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Monthly Archives: september 2014

Mounted farmer by Albert Weisgerber, 1912

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oil on cloth, 81×66 cm, Museum Sankt Ingbert, Sankt Ingbert (Saarpfalz-Kreis) until July 2007, now in storage

This farmer in his dress-coat, high collar and good shoes maybe on his way to pay a visit to his neighbor on Sunday. He uses his heavy horse, which probably is used for harness work during the week. He does not bother about a saddle, a very simple bridle is enough to feel comfortable with his horse. This is a good example of the close bond between rider and horse during work and during free time. The horse is completely relaxed, even with the weight of this rider, and just waits until it is expected to move on. The rider sits proudly and relies on his mount. Farming scenes are often idealized, but this one is realistic and typical for its time. The painter died young in the first world war, as his contemporaries August Macke and Franz Marc, who both used the horse as an essential part in their paintings.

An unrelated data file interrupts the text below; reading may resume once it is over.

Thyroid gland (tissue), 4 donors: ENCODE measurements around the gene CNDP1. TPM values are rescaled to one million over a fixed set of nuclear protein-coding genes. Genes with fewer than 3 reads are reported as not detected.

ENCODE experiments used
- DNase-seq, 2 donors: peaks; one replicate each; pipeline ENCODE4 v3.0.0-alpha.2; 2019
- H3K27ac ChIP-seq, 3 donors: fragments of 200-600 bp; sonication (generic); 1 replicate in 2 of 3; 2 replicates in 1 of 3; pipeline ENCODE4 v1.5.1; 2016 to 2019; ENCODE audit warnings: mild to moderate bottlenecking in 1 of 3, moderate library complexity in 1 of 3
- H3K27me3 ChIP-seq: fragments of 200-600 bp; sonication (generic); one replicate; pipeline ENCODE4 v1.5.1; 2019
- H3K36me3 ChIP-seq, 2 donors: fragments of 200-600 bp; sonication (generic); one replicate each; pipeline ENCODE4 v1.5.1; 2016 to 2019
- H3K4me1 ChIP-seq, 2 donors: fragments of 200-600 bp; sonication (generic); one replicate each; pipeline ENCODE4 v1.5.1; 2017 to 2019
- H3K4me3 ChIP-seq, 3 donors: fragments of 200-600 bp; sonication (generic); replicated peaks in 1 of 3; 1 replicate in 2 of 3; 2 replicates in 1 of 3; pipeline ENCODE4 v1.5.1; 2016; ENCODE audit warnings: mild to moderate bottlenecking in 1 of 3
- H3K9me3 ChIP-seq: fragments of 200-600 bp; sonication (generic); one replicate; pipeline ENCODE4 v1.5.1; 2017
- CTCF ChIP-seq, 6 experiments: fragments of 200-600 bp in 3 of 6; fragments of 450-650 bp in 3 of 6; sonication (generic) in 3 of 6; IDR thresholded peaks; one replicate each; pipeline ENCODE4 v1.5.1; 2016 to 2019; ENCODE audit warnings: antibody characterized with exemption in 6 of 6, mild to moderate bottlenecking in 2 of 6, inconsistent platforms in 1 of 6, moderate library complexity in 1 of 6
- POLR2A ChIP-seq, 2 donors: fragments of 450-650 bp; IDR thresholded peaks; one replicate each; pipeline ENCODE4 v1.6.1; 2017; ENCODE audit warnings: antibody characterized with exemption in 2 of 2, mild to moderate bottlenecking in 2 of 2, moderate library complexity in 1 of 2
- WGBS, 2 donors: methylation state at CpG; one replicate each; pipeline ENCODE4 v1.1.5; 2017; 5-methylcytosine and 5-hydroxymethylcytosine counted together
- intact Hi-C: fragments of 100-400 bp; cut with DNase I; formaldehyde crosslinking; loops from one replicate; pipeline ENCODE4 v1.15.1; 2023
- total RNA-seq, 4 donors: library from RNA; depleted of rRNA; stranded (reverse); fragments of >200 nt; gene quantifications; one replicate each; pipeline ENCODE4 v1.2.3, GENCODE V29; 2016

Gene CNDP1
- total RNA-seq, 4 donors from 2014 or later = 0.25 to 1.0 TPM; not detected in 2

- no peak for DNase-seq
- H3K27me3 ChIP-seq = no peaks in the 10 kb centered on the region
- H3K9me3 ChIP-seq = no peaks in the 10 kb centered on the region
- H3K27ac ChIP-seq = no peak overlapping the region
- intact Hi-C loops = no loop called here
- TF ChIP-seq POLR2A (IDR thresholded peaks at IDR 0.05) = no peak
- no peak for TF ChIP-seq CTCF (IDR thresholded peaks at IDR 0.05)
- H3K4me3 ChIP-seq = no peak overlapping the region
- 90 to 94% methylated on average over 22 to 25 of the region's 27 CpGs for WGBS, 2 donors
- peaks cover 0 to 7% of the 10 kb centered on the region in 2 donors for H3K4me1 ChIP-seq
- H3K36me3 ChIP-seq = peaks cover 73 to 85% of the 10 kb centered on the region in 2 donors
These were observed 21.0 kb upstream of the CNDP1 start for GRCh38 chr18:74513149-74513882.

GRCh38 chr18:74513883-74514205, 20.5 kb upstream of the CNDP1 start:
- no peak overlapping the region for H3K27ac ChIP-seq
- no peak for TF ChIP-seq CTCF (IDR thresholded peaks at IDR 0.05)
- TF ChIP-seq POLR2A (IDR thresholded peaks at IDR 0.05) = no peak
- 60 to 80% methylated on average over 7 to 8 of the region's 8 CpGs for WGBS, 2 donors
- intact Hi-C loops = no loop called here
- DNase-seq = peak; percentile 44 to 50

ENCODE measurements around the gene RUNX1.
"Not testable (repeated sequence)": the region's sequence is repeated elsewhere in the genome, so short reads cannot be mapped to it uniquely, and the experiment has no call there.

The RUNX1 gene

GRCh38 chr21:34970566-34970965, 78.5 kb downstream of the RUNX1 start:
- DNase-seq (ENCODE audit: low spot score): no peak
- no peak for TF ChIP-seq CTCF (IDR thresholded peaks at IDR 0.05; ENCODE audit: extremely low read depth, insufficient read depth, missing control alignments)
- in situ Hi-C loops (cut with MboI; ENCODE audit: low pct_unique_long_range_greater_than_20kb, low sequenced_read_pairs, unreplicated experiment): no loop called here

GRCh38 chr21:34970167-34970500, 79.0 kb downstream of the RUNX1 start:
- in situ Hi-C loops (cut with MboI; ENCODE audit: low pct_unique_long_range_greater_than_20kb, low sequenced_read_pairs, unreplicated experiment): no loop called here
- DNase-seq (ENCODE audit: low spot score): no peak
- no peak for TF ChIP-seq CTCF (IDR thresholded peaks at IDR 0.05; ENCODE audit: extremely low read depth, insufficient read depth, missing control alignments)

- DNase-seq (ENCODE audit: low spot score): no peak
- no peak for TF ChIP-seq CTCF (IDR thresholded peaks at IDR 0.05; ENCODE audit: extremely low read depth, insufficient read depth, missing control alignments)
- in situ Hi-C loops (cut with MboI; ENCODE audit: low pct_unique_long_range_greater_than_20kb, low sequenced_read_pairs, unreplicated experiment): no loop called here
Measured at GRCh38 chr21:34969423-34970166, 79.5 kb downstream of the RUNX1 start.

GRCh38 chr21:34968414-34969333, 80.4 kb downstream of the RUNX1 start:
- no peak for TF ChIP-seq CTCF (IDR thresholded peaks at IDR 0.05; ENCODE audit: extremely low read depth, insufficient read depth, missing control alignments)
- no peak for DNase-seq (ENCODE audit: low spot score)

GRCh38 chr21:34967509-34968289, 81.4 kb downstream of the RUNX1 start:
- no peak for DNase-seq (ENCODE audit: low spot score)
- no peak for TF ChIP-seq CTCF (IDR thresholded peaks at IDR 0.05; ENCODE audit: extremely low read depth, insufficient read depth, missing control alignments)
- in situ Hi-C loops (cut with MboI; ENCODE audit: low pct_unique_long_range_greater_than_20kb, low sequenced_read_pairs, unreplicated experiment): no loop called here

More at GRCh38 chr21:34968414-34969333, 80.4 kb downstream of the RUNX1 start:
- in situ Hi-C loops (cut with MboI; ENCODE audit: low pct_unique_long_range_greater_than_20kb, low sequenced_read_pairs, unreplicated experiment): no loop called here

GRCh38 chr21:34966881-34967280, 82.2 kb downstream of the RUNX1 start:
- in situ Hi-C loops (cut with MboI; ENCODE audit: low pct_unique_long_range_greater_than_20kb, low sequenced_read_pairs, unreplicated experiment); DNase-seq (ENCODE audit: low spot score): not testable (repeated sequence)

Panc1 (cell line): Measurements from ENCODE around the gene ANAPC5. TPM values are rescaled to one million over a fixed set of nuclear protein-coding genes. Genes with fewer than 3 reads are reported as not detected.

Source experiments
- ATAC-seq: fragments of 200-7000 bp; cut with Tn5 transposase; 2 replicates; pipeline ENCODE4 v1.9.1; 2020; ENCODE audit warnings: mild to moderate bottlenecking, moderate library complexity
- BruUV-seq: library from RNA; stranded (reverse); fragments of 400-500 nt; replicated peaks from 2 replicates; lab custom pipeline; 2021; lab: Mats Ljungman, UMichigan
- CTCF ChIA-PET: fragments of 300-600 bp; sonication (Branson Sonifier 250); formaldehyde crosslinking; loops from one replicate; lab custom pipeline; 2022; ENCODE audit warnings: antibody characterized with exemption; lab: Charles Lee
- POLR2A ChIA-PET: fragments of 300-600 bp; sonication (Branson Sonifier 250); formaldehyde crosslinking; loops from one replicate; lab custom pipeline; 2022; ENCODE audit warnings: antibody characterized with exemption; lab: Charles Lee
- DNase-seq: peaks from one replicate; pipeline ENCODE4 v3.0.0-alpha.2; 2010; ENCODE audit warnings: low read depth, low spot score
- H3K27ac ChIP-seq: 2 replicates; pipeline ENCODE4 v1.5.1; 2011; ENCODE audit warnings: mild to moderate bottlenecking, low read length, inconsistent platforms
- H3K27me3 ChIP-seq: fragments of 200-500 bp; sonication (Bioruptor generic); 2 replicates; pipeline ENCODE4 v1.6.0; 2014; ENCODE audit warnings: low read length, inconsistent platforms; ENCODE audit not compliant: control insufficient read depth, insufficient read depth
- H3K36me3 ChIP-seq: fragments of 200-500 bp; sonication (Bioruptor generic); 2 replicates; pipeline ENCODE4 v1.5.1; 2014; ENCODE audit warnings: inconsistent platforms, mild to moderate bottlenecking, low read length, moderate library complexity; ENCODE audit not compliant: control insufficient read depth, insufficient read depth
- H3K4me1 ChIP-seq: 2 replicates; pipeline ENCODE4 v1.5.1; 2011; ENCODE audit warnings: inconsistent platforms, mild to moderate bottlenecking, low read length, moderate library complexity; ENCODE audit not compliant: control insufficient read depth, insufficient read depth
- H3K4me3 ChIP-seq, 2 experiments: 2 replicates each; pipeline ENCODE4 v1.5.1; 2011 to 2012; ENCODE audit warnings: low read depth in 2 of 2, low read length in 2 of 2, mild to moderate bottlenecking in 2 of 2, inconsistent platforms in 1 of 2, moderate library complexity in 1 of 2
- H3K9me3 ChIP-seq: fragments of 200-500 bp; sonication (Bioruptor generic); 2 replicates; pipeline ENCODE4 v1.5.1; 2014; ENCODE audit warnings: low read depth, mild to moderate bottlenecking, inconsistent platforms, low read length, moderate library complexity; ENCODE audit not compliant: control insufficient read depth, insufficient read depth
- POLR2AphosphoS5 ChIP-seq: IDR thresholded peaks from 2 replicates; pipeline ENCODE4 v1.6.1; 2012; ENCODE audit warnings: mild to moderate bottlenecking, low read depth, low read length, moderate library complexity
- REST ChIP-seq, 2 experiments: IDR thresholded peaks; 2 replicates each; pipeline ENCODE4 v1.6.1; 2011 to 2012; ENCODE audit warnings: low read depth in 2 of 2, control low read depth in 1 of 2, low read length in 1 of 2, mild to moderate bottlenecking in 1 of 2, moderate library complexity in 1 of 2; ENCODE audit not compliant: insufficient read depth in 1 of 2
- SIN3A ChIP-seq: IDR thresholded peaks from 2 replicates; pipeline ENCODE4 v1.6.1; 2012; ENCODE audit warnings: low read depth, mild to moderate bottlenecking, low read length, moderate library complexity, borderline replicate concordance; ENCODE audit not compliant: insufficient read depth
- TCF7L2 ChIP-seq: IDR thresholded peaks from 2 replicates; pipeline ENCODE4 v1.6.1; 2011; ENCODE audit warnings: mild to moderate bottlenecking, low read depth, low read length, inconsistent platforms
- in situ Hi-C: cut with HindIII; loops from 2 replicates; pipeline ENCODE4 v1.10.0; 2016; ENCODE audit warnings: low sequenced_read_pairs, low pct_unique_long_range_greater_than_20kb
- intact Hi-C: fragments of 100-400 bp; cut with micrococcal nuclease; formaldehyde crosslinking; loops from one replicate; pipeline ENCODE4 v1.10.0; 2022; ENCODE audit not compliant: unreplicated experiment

Troika of the Moscow Equestrian Society, by Sergei S. Voroshilov, 1910

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oil painting on cloth, 55 x 78 cm, Musei Konevodstva (Museum of Horse Breeding), Moscow

The three greys are Orlov trotters, the breed created by Count Orlov for trotting races and coaching by the end of the 18th century. This painting was part of the Russian exhibit at the World Exposition in London in 1910, so it was considered to represent an excellent example of Russian art and life. It received a first prize. The troika harness is most interesting. The middle horse runs between shafts and on the end of the shafts a bow (djuga) has been mounted. A check rein of the middle horse is fixed to the djuga to keep its head up. This horse pulls the carriage with the thin collar. The outer two horses run between traces and pull the carriage with a breast band. All three horses wear a small collar with jingle bells just behind their ears. The driver has the reins of the middle horse in each hand, together with the single rein of both outer horses. This single rein runs on the outer side of the horse only. That is the reason why in a troika harness the outer horses always run with their head bent outward. Here the middle horse is in a very fast trot, while the outer horses are gallopping, as usually in a troika. With the single rein they are difficult to control and the driver only can slow them down by pulling their head outward, as we see here. The carriage is a victoria, not designed for a trotting race, but used nevertheless for this high speed ride on a dirt road.